The Other Sister, Philippa Werry, Pipi Press, 2021
Philippa Werry is one of my favourite New Zealand children’s authors. She is a fan of history and many of her novels take you back into the past. You get to experience historical events, characters and places that are so vividly detailed you feel you are there too. It is as though you are hiding behind the curtains witnessing a scene. It’s important, this rich research-dependent detail, but I am even more drawn to the way the past is reviewed in new lights. A trip to the past can reconsider how girls are shaped, how people of colour are treated, how damaging ideas are circulated. How individuals can make a difference.
Philippa’s most recent novel, The Other Sister, is set in 1920 after the end of World War One. It is sumptuous in detail and and resonates with refreshing lights. Tilly Thomas is about to go to secondary school. It is the beginning of a new decade and she wants to do ‘something remarkable’. But she has no idea who she is and how she wants to be in the world. Expectations for girls in 1920 were not what they are in 2022. Back then, marriage and babies was their chief destination.
I wished there was a map to follow, or a path, like the way I walked to school. I wished I knew that when I got to this intersection, this would happen, and when I crossed that road, I’d be up to that stage. The future’s so invisible. The Principal told us there were all these new opportunities waiting for us, but how would we know where to find them?
In her endnote, Philippa says the female characters are some of her favourite heroines. And I can see why. I love these young girls stretching into knowledge and new experiences, finding empathy. Tilly, of course, but also her sister Beaty, her best friend Olivia who lives in an orphanage, Ingrid, Molly, to name a few.
Even though the war had ended, the world was not the same. The sharp grim edges of war were brought home by soldiers – there were the wounded and there were the dead. The war was carried back on scarred bodies, in the troubled hearts and minds of the young men, and this heavy luggage affected friends and families. At the weekends, Tilly works in a nursing home with wounded men. At first she finds it tough. But she draws closer and closer to the residents and their stories, and it opens life wider. Education, as her school principal indicates, occurs in all kinds of ways. It is book learning, but it is so much more.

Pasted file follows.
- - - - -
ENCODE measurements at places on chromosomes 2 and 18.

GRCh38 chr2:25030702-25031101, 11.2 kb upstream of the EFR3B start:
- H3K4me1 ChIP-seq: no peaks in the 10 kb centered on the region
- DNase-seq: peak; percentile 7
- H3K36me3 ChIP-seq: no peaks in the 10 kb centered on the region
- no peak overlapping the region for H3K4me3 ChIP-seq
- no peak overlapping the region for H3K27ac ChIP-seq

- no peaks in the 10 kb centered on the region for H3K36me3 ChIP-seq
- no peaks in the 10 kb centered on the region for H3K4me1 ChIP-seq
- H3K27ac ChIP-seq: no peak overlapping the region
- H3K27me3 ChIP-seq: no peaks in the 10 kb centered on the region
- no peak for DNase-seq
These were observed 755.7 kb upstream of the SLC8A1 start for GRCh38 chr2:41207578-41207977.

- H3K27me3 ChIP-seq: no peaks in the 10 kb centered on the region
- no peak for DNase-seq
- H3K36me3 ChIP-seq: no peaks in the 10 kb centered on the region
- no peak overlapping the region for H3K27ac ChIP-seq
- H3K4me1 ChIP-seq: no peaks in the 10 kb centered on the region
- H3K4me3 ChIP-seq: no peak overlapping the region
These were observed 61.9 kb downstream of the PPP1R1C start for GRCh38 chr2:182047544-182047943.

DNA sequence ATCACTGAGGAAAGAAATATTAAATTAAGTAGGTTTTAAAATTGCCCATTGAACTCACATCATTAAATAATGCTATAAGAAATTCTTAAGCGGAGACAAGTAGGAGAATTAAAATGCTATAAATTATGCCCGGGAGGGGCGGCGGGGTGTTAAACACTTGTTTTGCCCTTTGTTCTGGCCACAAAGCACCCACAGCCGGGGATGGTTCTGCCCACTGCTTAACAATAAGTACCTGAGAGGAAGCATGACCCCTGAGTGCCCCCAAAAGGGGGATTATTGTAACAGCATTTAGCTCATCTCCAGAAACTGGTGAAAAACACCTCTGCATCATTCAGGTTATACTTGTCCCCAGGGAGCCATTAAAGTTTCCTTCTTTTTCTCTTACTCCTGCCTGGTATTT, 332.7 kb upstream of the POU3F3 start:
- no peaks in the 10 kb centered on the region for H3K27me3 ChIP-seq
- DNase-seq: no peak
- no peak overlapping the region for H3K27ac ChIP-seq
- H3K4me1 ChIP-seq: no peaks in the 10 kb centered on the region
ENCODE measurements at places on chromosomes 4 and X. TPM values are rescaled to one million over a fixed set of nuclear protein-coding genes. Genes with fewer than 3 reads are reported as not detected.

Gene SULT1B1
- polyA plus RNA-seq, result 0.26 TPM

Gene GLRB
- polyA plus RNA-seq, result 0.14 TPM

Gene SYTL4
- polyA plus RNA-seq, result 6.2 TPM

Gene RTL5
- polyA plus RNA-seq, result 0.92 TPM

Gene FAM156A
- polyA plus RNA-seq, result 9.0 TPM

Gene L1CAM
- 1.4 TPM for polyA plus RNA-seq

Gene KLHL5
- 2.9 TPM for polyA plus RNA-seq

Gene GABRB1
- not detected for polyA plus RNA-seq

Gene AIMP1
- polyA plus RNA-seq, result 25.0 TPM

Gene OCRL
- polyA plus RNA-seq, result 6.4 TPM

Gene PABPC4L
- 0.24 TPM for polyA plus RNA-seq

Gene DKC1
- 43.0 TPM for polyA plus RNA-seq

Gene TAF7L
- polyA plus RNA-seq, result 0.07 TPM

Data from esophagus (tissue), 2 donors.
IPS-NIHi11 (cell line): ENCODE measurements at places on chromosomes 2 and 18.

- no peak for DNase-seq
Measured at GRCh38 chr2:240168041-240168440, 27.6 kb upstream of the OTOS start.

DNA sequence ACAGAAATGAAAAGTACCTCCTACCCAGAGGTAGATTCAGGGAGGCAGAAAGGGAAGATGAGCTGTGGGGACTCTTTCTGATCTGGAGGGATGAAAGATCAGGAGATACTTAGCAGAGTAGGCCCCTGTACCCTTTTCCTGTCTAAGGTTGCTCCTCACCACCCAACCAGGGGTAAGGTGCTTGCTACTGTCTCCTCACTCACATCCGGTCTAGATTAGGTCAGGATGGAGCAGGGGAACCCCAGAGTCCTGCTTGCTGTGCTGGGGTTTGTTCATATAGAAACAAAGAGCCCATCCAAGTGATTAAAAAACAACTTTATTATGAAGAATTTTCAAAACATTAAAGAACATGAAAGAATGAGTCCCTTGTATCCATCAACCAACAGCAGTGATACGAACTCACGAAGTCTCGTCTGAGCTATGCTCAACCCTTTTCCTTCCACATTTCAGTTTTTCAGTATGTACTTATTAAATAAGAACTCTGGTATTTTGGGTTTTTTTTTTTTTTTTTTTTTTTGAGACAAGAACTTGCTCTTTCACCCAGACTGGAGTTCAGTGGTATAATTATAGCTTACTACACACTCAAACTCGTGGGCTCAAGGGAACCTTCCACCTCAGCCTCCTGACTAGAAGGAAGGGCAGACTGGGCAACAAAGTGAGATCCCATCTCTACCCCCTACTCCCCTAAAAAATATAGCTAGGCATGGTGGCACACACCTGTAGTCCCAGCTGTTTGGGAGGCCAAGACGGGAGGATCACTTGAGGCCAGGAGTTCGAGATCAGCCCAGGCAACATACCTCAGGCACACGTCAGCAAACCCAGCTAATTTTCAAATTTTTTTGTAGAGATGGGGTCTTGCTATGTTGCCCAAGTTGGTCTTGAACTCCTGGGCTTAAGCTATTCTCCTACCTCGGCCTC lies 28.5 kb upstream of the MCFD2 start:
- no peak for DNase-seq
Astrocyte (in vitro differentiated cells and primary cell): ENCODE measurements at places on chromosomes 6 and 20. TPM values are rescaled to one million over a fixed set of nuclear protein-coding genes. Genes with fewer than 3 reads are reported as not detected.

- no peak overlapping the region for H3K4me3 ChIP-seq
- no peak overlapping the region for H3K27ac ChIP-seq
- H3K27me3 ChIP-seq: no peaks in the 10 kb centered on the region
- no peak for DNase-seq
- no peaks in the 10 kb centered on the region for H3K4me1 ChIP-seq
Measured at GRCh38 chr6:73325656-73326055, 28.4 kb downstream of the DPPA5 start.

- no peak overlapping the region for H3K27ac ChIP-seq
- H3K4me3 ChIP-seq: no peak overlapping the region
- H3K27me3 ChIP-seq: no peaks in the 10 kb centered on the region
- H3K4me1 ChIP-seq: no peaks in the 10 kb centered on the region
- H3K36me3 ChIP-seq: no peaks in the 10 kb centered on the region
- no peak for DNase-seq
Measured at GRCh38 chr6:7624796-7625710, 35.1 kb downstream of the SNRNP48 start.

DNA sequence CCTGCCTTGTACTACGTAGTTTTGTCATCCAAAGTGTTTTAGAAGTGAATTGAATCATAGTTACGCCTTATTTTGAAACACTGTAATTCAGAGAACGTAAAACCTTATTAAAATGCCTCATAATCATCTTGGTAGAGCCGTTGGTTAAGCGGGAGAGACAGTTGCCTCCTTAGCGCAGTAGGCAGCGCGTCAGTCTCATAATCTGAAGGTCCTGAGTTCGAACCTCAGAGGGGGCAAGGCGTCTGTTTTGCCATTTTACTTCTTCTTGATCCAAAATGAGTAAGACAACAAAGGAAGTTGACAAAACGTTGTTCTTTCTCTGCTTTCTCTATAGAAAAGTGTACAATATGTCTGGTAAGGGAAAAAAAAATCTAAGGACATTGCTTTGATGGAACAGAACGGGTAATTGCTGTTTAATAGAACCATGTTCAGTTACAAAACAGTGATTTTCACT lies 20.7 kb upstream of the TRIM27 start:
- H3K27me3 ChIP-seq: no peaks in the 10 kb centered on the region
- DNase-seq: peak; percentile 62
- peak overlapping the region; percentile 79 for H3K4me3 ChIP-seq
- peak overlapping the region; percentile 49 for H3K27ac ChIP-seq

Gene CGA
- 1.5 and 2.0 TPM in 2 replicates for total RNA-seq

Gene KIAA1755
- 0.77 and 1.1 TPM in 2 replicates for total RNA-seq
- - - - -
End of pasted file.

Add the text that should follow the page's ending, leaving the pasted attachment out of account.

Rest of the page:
As I hide and observe from the nooks and crannies of the novel ( I am so embedded in it!), I take such comfort in seeing a young girl grow in strength and wisdom. To see her question racism and sexism. She is friendly with Jim Lee, a Chinese delivery boy, and despises the way others treat him. She becomes best friends with Ingrid, a German girl, and despises the way she is treated.
I love this intricately crafted, exquisitely written, entertaining book, that brims with warmth, humanity, insight. With life! I love how Tilly looks up to her older sister (she was the town’s first telegram girl in wartime), and is then able to find her own directions, her own self belief. In 2022 we live in a precarious time. Back then, there was the flu pandemic, and now we have Covid. We still witness and experience unspeakable racism, sexism, genderism, global hunger, a threat of war, actual wars. I am thinking too of the online misogyny directed at our Prime Minster (and other women MPs) because she is a woman. These things overwhelm and feel unspeakable, yet we must speak them.
We must speak the past in new lights in order to speak and address the present. Philippa’s sublime and enriching novel does exactly this. It is a book of now as much it is a book of then. I love it so much.
Philippa Werry website
Philip Werry lives in Wellington with her family. She was born in Auckland, went to school in Wellington, Auckland and New Plymouth. She wrote poems and stories from the age of six, some of which were published in The Evening Post. She studied Greek and English at university, travelled, trained to be a librarian, got married, travelled some more. Her writing has been published in the School Journal and her novels include The Telegram, Enemy at the Gate, The Lighthouse Family and Harbour Bridge. She has also written the nonfiction book: Anzac Day: The New Zealand Story.